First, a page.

New WIPs

I’m waiting on edits for Cahill Book 3, and in-between rounds, I have a little time to play with potential next-books. I’ve got one proposal almost ready to go, so was exploring other ideas…and a weird thing happened over the last few weeks.

I mentioned on twitter that I’d been thinking about writing a theatre book, because I did lots of theatre in high school and college and studied it in grad school and am married to The Playwright after all, and twitter got very excited. I started brainstorming – daydreaming, chatting with The Playwright, jotting down notes. I love stories like DRAMARAMA and THE REESE MALCOLM LIST, but what would a book about theatre look like from me? I came up with the idea to write about a girl whose high school production of The Crucible gets banned, and she ends up ​putting it on in her uncle’s barn with the help of a cute new student, and it ignites a sort of culture war in her small town.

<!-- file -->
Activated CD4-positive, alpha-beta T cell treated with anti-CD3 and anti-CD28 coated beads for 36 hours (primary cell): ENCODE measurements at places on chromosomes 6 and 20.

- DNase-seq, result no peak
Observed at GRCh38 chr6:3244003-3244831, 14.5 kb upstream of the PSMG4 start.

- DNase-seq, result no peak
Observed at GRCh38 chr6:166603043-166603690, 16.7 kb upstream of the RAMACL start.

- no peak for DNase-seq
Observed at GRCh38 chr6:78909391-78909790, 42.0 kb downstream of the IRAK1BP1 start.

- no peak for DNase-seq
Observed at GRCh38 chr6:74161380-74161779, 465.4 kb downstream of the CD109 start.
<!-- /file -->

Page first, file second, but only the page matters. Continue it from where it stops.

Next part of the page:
The rural town would be very like the place I grew up, I reasoned. The girl would – much like I had once – realize that, much as she loved it, there was a whole wide world outside her tiny one-stoplight town. There would be some complicated female friendships and bullying and bravery and kissing. I did research on real high school productions that had been banned. I read some plays. I interrogated some very sweet friends who teach theatre and direct their high schools’ plays. A bunch of people answered questions about racial diversity in their rural high schools and acceptance of out gay and lesbian students and class schedules and play rehearsals and all kinds of things. I listened to my country music playlist in the shower and walking to the metro and while writing emails. I wrote up a pitch and sent it to my agent, who encouraged me to start writing. I told writing and real-life friends, who (lots of them being theatre geeks past or present) were really excited. I talked with friends who write contemporary YA about voice and debated edginess and instalove and marketing and all kinds of potential pitfalls.